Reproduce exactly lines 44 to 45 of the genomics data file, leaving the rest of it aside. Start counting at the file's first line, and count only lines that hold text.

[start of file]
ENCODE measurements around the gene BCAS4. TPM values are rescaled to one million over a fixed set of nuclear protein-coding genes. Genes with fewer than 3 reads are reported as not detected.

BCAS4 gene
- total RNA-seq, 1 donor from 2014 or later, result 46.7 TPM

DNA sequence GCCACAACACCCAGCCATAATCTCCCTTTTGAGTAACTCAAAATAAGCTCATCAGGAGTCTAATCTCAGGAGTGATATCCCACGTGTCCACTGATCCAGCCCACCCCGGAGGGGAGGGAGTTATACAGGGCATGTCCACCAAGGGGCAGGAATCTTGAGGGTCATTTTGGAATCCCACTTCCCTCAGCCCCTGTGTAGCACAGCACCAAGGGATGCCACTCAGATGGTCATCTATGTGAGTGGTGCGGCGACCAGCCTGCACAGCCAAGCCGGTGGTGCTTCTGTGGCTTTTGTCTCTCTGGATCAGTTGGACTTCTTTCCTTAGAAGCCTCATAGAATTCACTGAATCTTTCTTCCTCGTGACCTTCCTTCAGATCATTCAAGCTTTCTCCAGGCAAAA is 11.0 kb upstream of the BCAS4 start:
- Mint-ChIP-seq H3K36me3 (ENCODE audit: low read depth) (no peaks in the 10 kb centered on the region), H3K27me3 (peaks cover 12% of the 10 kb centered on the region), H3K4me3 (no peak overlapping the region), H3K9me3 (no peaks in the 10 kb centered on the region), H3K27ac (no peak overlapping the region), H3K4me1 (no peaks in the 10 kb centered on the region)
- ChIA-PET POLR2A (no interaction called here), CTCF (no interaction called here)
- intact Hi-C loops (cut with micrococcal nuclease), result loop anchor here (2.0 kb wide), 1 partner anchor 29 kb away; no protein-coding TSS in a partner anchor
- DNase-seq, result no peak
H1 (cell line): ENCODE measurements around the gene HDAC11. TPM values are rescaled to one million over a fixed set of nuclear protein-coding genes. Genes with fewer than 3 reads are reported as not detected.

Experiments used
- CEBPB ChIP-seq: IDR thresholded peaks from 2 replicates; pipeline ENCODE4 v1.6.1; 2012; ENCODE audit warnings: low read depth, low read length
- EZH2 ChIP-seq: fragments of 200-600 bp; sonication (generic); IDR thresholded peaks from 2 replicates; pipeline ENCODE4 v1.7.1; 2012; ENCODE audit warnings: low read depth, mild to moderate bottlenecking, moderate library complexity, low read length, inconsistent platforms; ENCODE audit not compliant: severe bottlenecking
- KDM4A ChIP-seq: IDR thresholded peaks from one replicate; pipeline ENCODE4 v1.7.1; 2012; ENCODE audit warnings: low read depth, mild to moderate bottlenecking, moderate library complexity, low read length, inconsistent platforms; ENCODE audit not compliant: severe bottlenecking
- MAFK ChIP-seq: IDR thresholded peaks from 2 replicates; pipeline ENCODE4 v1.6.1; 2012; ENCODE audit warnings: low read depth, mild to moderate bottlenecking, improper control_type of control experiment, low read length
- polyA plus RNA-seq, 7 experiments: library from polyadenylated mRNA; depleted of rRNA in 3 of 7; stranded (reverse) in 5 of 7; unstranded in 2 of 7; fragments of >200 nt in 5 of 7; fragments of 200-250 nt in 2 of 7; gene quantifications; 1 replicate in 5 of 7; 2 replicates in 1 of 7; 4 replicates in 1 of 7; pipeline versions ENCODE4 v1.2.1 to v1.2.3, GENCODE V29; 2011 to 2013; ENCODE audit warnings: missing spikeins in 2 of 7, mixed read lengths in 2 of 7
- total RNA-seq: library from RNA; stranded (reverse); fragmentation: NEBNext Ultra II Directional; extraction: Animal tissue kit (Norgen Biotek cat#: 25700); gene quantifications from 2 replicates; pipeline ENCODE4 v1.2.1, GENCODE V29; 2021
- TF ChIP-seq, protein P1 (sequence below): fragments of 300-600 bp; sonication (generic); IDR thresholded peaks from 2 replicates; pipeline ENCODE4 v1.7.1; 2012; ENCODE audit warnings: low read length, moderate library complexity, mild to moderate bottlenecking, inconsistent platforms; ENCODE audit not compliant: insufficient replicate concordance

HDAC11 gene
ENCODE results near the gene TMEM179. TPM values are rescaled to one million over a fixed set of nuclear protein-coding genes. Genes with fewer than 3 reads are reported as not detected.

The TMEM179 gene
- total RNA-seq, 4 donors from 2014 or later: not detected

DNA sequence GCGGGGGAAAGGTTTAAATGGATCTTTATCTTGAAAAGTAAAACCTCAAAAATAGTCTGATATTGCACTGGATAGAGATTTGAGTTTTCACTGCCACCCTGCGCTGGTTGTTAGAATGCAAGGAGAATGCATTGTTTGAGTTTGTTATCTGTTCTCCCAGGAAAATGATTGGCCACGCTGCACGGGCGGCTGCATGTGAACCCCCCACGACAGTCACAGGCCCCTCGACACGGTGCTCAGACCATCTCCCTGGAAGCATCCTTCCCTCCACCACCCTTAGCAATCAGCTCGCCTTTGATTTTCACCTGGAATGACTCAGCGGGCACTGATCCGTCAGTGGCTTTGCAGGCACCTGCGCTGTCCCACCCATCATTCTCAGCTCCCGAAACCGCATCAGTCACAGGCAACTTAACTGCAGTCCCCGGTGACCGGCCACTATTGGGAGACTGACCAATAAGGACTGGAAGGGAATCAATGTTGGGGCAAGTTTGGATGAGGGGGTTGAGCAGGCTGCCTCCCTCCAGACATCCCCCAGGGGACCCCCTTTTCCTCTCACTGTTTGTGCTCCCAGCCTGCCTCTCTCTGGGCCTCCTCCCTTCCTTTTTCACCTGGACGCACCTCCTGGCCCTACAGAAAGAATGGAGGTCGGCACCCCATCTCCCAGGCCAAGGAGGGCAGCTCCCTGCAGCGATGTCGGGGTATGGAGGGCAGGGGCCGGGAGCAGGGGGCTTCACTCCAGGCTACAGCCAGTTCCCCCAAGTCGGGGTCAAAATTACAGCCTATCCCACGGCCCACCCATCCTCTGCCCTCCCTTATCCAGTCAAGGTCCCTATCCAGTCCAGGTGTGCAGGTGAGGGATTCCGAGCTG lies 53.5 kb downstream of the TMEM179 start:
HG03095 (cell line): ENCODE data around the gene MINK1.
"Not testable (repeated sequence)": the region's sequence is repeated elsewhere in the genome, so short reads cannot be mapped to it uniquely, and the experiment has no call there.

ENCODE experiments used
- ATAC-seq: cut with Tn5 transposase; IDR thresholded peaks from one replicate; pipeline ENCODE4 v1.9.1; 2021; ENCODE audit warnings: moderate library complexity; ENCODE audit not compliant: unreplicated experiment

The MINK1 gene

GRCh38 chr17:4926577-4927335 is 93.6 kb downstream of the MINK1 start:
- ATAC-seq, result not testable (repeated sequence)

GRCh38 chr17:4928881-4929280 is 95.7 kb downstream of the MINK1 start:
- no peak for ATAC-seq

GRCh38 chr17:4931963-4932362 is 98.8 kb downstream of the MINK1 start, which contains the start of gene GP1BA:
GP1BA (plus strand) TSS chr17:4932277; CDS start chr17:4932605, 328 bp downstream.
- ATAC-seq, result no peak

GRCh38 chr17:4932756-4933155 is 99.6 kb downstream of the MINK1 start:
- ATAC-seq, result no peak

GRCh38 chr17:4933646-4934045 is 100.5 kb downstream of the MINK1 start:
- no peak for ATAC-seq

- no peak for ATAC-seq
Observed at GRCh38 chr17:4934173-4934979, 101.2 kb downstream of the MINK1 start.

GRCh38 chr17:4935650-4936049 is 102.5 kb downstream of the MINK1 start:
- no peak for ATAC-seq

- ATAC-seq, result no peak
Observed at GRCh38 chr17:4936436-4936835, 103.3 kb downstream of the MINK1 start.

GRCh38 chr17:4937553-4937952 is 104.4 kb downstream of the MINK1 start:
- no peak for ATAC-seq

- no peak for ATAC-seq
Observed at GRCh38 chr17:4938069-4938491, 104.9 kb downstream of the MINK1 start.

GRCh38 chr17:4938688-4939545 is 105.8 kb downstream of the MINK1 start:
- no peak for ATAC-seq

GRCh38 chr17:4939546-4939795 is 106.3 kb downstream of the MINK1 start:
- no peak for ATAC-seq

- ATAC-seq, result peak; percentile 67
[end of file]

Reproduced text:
Observed at GRCh38 chr17:4936436-4936835, 103.3 kb downstream of the MINK1 start.

GRCh38 chr17:4937553-4937952 is 104.4 kb downstream of the MINK1 start: